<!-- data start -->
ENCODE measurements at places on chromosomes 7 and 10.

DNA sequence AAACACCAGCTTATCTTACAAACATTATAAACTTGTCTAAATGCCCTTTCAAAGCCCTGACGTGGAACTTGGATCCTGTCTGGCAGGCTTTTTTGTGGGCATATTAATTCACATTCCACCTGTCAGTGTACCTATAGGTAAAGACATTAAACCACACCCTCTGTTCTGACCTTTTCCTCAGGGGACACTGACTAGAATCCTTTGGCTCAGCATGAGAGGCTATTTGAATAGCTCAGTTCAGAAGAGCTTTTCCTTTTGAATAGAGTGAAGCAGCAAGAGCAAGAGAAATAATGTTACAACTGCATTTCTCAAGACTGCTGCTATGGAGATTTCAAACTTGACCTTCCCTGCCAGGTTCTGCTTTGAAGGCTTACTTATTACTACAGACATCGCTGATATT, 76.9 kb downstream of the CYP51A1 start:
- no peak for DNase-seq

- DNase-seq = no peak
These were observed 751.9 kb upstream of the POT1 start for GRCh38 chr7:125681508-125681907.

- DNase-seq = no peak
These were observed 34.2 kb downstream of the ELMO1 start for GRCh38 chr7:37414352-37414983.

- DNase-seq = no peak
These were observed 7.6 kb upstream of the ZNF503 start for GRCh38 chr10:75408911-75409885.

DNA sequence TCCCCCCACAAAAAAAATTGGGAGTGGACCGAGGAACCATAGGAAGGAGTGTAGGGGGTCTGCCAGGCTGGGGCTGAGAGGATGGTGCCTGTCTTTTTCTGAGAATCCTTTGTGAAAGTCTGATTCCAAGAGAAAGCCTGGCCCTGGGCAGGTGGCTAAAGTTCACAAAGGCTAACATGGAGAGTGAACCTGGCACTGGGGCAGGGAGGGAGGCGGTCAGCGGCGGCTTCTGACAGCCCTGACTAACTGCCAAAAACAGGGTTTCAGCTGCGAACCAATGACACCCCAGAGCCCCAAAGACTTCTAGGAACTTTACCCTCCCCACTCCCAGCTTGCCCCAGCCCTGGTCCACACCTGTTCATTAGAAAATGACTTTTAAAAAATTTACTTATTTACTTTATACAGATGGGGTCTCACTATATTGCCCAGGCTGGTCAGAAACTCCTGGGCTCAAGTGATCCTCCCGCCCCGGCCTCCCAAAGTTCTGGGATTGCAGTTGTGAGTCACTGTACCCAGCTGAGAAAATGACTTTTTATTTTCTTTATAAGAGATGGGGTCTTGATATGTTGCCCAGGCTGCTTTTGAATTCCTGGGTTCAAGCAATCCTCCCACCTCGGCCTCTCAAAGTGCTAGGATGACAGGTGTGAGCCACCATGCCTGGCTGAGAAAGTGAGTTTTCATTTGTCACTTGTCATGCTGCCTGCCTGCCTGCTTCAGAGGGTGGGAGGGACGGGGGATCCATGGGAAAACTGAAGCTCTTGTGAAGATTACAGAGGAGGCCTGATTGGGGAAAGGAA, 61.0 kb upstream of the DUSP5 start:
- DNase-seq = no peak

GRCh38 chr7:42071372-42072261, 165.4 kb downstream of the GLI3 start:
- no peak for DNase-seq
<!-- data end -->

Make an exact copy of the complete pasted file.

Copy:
ENCODE measurements at places on chromosomes 7 and 10.

DNA sequence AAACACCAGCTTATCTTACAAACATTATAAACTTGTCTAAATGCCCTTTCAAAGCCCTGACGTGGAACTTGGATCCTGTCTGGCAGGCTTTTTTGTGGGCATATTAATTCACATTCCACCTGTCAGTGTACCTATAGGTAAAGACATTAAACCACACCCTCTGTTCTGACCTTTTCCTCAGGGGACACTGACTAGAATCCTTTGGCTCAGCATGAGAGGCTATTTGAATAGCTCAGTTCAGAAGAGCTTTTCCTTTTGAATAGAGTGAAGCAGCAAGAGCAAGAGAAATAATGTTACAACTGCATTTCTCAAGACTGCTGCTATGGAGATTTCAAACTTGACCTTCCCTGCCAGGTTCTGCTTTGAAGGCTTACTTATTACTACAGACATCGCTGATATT, 76.9 kb downstream of the CYP51A1 start:
- no peak for DNase-seq

- DNase-seq = no peak
These were observed 751.9 kb upstream of the POT1 start for GRCh38 chr7:125681508-125681907.

- DNase-seq = no peak
These were observed 34.2 kb downstream of the ELMO1 start for GRCh38 chr7:37414352-37414983.

- DNase-seq = no peak
These were observed 7.6 kb upstream of the ZNF503 start for GRCh38 chr10:75408911-75409885.

DNA sequence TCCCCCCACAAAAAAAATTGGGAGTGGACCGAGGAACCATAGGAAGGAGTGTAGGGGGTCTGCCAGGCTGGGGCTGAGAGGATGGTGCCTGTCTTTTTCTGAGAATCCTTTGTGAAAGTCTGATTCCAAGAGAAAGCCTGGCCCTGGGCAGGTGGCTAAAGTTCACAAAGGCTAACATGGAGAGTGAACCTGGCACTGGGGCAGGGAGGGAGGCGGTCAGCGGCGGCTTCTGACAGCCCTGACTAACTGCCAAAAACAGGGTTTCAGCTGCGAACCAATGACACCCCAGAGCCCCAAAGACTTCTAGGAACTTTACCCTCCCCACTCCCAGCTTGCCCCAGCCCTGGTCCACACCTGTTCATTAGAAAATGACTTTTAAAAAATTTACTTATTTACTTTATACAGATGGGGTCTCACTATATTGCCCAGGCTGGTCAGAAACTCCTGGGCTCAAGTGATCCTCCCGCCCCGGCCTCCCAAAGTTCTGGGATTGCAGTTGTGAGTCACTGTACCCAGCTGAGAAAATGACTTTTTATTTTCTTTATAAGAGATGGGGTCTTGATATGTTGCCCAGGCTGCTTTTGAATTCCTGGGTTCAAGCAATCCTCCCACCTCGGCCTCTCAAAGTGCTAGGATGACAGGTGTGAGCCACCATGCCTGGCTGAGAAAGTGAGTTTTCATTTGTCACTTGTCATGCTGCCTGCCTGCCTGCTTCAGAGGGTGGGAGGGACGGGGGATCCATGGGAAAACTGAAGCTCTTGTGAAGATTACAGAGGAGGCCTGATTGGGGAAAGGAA, 61.0 kb upstream of the DUSP5 start:
- DNase-seq = no peak

GRCh38 chr7:42071372-42072261, 165.4 kb downstream of the GLI3 start:
- no peak for DNase-seq